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Oct 08, 2014 11:54 |  #66

Paulstw wrote in post #17201345 (external link)
Spending £5000-£7000 on lenses on the chance you might sell images using those lenses doesn't make business sense to me. I find I can get a lot of good shots with a 70-200. I'd rather have a good body to deal with high ISO needs when the dark nights come in. I think this was one of the things that Kelby touched on too. His concerns over how good the ISO performance was at shutters about 1/1000th.

Getting the shot with noise is more important to me than failing to get it because my cameras ISO levels aren't good enough resulting in a slower shutter speed. My agency aren't going to accept that excuse.

To each his own. Me spending $3000+ on 300mm f2.8 more important than spending $3000+ on a body. I will take 7d with 300mm f2.8 than even 5dmk3 with 70-200mm f2.8. This for field sports where 70-200mm is for closeup shots.


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Sibil
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Oct 08, 2014 15:31 as a reply to  @ post 17199685 |  #67

Those of you who shoot outdoor field sports at 1/1000, and have lots of keepers, must have some trick up your sleeve. For soccer, there is no way I can freeze sprinting players, a hard kicked ball, a header, corner kick, diving goalie, penalty kick, etc., at 1/1000. I try to stay closer to 1/2000. In dimmer light, I aim to shoot action in its peak so there is less fast movement.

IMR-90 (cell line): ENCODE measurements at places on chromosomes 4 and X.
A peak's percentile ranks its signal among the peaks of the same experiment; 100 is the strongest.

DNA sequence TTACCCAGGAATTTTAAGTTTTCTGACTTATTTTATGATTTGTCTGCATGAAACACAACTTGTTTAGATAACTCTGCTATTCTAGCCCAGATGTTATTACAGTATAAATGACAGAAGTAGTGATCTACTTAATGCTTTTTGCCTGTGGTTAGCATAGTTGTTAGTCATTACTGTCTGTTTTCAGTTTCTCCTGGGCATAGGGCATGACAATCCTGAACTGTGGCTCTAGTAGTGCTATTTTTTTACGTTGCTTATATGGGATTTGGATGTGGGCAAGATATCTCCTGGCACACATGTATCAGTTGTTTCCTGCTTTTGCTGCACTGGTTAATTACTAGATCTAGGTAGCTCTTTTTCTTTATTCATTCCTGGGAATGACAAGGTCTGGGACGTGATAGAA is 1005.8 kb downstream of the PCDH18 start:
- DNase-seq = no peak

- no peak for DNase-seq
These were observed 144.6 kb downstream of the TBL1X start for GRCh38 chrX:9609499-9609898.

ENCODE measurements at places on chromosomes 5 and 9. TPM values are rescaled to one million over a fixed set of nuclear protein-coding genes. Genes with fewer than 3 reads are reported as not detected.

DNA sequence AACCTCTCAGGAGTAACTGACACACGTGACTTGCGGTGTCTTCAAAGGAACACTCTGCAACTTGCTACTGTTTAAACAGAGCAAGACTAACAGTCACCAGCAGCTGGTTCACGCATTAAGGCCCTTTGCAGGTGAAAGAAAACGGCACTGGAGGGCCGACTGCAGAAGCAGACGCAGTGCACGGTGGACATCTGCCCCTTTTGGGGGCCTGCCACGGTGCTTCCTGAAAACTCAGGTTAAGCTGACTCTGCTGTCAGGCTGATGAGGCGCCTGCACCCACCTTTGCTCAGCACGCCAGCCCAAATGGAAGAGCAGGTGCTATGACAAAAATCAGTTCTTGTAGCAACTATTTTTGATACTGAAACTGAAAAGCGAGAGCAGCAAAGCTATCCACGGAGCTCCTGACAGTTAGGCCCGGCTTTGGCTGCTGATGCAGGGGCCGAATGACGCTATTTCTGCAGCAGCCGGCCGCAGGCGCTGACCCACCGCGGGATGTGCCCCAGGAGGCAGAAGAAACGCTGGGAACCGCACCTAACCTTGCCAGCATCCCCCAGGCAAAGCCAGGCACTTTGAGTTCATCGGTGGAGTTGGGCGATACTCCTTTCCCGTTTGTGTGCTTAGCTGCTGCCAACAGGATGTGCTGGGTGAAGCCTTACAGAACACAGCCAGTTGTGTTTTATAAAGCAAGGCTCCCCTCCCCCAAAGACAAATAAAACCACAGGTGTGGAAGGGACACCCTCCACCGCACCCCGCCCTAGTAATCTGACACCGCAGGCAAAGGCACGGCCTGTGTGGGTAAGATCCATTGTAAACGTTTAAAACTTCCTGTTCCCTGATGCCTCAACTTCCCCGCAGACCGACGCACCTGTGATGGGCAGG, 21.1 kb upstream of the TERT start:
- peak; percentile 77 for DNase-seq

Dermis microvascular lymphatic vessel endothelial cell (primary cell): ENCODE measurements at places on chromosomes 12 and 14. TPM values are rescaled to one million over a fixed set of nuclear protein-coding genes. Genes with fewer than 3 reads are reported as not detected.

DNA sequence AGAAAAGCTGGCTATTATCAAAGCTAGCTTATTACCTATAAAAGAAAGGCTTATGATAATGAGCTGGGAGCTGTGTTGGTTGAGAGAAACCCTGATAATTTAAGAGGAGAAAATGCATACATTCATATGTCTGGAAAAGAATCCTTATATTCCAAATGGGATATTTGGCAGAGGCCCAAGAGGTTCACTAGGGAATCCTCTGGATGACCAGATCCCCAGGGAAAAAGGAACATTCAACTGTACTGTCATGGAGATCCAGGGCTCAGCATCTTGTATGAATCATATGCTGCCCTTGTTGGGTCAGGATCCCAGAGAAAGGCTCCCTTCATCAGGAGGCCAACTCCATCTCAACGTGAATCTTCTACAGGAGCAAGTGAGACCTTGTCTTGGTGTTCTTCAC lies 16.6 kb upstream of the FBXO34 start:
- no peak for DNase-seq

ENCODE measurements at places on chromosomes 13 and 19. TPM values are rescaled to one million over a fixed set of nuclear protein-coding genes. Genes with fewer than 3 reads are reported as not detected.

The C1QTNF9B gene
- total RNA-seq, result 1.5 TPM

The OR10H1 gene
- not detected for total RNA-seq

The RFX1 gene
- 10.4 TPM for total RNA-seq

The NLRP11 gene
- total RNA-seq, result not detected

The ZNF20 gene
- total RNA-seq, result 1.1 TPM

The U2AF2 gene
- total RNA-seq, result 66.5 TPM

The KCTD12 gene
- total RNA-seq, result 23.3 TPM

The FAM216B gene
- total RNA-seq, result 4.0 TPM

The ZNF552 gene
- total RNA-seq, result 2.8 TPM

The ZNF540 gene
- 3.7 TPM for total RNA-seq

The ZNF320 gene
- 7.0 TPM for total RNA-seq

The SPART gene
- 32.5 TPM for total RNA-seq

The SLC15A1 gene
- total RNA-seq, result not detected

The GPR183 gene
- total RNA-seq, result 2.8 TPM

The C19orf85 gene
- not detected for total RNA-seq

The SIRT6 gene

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Paulstw
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Oct 08, 2014 15:54 |  #68

bobbyz wrote in post #17201593 (external link)
To each his own. Me spending $3000+ on 300mm f2.8 more important than spending $3000+ on a body. I will take 7d with 300mm f2.8 than even 5dmk3 with 70-200mm f2.8. This for field sports where 70-200mm is for closeup shots.

I'm always getting it drummed into me by picture editors for Scottish papers that nothing short of full frame pics will do. Such is life

Sibil wrote in post #17202020 (external link)
Those of you who shoot outdoor field sports at 1/1000, and have lots of keepers, must have some trick up your sleeve. For soccer, there is no way I can freeze sprinting players, a hard kicked ball, a header, corner kick, diving goalie, penalty kick, etc., at 1/1000. I try to stay closer to 1/2000. In dimmer light, I aim to shoot action in its peak so there is less fast movement.

I am usually up near 1/1250th and no less to be honest on checking back my shots. If they aren't keepers then I wasn't trying hard enough :)




  
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Oct 08, 2014 16:28 |  #69

Paulstw wrote in post #17201345 (external link)
Spending £5000-£7000 on lenses on the chance you might sell images using those lenses doesn't make business sense to me.

It depends on the business you are in. Years ago I dropped close to $4K for a 200 1.8 and paid for it in 2 hockey tournaments on the prints I was able to sell with it.

FarmerTed1971 wrote in post #17201170 (external link)
I'd guess at least another year... but you never know.

I seem to recall saying that exact same thing about when the 7D2 would be released... about 3 years ago! :rolleyes: